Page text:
Many building owners and managers in Queensland continue to go through the cladding compliance process as mandated by the Queensland Government, even if their buildings have no cladding issues.
Following the devastating fire at London’s Grenfell Tower in 2017, the Queensland Government had introduced new combustible cladding regulations in late 2018, which required property owners and managers to register their buildings online. The new laws were part of the state government’s efforts to remove dangerously flammable cladding from residential apartment buildings and office blocks.
The new legislation was applicable to properties that received a development approval after 1 January, 1994 but before 1 October, 2018 to either build the building or to alter the cladding on the building.
This resulted in more than 20,000 buildings registering online with the Queensland Building and Construction Commission (QBCC) by the end of March this year.
Though more than two thirds of the buildings registered online have been cleared by QBCC after the first stage of the compliance process, many body corporate managers and building owners will still need to complete stage two of the compliance process by the May 29, 2019 deadline, or apply for an extension by May 1, says strata management company Archers partner Andrew Staehr.
“While some building owners should have been able to get off the ‘compliance bus’ at stage one if they had no cladding issues, many owners and managers still find themselves going along for the ride to stage two because there may be combustible cladding on signage and other parts of the property,” says Staehr.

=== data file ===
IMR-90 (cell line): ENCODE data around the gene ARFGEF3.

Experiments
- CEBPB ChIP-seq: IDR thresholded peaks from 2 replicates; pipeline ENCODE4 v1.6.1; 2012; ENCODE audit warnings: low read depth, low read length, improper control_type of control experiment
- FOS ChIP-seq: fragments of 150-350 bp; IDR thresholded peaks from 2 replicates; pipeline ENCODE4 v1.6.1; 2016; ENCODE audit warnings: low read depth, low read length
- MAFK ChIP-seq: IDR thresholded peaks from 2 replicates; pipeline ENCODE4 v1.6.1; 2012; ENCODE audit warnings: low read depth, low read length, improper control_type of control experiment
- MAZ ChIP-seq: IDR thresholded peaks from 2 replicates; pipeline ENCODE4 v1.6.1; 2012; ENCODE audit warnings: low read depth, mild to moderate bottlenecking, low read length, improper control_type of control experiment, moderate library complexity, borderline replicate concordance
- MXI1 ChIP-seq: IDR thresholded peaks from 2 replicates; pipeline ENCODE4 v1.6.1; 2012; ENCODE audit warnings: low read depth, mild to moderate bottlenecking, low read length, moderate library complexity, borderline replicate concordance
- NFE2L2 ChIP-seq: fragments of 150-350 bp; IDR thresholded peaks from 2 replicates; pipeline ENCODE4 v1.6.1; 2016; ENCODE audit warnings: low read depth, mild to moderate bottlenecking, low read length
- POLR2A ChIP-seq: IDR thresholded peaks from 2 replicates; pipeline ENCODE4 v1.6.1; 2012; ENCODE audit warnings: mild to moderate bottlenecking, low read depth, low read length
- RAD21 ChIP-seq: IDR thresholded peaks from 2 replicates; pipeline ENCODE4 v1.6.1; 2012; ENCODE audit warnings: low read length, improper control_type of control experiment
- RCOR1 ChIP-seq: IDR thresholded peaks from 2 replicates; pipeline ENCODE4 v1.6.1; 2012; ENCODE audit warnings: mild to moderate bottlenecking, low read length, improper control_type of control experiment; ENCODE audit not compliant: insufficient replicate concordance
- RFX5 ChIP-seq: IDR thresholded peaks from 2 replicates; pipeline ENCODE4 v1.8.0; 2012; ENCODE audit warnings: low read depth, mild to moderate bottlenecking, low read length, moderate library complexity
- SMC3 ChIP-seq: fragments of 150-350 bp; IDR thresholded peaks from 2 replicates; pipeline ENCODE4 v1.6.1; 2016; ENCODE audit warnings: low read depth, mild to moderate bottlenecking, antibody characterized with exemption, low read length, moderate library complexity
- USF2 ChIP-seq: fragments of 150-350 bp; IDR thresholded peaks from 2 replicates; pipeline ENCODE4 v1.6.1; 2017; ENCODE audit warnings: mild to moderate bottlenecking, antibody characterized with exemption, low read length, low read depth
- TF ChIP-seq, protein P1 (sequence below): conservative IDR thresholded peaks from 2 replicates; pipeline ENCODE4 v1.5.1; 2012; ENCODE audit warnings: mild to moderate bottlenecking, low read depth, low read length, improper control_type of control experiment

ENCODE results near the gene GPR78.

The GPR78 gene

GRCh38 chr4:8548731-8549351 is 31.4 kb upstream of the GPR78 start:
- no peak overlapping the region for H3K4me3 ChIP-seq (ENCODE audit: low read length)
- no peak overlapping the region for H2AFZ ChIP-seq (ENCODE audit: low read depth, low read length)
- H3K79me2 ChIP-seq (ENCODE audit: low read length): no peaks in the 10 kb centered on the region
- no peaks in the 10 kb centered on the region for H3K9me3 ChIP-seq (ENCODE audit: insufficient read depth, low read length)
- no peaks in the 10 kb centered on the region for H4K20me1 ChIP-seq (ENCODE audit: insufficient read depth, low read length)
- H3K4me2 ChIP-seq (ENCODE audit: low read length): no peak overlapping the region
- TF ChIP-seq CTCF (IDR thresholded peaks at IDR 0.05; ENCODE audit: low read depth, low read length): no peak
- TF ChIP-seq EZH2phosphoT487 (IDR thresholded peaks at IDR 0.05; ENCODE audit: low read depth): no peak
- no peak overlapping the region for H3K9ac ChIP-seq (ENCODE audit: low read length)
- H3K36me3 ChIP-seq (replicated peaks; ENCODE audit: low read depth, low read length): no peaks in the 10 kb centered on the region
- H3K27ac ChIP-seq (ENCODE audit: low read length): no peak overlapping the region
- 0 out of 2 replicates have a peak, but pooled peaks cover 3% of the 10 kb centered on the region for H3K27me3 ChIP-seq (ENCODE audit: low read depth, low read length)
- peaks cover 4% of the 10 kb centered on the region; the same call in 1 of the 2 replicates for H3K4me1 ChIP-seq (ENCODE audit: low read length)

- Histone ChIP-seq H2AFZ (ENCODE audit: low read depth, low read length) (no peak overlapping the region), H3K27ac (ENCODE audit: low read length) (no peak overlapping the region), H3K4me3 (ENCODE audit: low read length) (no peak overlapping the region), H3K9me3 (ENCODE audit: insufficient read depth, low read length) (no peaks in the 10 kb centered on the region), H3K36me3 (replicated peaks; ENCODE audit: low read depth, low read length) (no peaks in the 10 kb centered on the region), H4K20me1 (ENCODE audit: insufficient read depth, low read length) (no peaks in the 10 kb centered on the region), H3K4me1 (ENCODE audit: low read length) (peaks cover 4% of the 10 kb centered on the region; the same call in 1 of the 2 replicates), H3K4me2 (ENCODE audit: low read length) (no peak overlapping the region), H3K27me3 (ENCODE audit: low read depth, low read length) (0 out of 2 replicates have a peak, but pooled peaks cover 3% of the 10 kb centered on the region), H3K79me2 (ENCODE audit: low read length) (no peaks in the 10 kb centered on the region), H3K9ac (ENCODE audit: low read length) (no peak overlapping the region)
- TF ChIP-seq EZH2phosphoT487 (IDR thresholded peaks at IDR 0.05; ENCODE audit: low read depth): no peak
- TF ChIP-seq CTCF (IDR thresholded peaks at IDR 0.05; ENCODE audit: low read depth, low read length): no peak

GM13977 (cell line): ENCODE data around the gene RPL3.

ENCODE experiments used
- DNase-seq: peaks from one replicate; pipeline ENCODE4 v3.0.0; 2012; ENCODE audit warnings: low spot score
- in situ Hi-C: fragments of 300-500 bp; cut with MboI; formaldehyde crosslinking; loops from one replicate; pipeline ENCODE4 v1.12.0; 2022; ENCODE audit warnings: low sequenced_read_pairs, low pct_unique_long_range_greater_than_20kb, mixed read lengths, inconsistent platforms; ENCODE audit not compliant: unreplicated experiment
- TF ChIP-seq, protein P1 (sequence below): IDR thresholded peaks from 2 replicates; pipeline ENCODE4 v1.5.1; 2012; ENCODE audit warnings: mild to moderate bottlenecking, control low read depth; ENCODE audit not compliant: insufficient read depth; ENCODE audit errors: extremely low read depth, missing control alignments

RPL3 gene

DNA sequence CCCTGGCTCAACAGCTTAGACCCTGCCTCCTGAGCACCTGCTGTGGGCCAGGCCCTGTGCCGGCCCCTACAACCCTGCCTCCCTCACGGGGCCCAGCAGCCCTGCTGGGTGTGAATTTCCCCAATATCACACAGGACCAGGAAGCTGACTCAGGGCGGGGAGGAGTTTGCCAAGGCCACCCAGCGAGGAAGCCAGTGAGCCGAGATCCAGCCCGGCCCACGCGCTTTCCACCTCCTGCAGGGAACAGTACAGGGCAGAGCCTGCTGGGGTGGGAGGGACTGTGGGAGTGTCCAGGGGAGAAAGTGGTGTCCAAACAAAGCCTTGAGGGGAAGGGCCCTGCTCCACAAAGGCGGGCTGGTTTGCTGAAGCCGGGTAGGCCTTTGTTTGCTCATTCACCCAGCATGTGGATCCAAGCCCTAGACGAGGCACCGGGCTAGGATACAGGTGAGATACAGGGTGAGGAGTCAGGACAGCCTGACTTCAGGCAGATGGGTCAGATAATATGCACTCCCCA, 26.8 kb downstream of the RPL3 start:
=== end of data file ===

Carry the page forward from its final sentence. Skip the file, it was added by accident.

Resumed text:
According to Staehr, building owners will need to rush if they want to complete the stage two compliance process within the short timeframe.
This would involve engaging a licensed building industry professional such as an engineer or architect, registering their details on the Safer Buildings website, having them fill out the combustible cladding checklist, and uploading the completed checklist to the Safer Buildings website.
However, owners of buildings who know or suspect that their building has combustible cladding can skip stage two and complete the stage three process, which involves engaging a fire engineer by August 27, 2019.
Owners of buildings wanting to skip stage 2 must indicate as such via the Safer Buildings website prior to May 29, 2019, he added.
“Approximately half of Archers’ managed buildings throughout Queensland have been required to comply with the new regulations, and we have provided education and guidance on these compliance issues to all of our properties.
“There is no substitute for complying with fire safety standards, which include ensuring strata communities have evacuation plans in place,” Staehr concluded.
On its part, Archers has been hosting community education seminars across the state following the introduction of the new combustible cladding laws in late 2018 by the Queensland Government. These seminars educate stakeholders on the obligations and timelines to achieve compliance with the three-stage regulations.